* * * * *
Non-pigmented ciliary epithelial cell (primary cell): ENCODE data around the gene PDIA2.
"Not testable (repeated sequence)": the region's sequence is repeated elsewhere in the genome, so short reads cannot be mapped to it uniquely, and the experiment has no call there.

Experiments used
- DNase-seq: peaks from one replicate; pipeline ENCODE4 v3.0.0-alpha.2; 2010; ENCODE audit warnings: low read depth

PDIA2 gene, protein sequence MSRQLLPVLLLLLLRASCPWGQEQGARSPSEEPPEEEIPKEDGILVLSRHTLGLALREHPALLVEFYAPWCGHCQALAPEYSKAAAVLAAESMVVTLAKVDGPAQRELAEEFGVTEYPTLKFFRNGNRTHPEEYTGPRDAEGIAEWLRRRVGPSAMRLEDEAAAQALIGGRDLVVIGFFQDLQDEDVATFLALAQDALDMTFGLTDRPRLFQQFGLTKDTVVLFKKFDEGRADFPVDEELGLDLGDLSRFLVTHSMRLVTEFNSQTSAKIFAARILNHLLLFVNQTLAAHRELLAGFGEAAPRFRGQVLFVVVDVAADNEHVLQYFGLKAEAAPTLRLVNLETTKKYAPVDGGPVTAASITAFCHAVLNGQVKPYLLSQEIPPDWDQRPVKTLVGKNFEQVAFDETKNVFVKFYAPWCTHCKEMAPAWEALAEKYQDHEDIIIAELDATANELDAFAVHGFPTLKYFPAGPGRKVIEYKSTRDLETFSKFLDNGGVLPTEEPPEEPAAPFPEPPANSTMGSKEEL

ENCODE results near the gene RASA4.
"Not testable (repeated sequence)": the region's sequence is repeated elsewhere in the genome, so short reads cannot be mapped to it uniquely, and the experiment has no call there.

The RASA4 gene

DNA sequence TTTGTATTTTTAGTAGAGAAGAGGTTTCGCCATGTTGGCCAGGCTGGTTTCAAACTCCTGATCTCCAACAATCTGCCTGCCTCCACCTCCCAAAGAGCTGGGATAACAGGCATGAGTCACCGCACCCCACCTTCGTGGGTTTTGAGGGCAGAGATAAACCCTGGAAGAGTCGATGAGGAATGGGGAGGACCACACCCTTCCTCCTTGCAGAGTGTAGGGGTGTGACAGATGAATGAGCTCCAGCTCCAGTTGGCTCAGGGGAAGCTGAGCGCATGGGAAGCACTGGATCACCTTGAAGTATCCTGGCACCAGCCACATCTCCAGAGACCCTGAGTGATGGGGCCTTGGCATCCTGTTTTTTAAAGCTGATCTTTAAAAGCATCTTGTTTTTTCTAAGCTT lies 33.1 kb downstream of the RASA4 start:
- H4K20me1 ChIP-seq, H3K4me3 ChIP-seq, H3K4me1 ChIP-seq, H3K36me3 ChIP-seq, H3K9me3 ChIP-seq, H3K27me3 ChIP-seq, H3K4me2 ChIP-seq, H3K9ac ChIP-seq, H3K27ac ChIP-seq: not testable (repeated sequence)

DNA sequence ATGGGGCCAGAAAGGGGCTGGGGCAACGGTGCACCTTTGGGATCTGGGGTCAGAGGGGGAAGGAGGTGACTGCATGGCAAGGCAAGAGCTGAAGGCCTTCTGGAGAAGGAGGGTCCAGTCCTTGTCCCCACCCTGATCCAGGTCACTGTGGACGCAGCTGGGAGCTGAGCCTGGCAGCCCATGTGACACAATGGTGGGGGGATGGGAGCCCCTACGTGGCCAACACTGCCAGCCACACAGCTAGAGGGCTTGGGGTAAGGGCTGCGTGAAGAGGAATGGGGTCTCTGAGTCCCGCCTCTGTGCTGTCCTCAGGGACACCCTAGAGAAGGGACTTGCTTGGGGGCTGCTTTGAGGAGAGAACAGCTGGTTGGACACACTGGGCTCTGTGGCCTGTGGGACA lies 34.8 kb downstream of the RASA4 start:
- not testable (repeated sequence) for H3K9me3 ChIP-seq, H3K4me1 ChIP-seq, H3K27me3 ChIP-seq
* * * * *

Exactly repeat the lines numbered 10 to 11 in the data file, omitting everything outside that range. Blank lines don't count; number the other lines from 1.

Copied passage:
- H4K20me1 ChIP-seq, H3K4me3 ChIP-seq, H3K4me1 ChIP-seq, H3K36me3 ChIP-seq, H3K9me3 ChIP-seq, H3K27me3 ChIP-seq, H3K4me2 ChIP-seq, H3K9ac ChIP-seq, H3K27ac ChIP-seq: not testable (repeated sequence)

DNA sequence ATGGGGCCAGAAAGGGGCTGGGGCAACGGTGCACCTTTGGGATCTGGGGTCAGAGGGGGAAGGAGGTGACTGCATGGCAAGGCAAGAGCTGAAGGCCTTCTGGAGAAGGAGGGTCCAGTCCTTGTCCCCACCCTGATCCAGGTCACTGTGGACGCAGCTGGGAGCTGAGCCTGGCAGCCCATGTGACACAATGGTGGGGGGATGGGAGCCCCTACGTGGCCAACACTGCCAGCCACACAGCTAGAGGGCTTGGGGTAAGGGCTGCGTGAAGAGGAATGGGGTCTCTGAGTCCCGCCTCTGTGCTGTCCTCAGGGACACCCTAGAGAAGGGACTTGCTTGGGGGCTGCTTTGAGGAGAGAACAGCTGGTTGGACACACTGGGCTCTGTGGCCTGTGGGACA lies 34.8 kb downstream of the RASA4 start: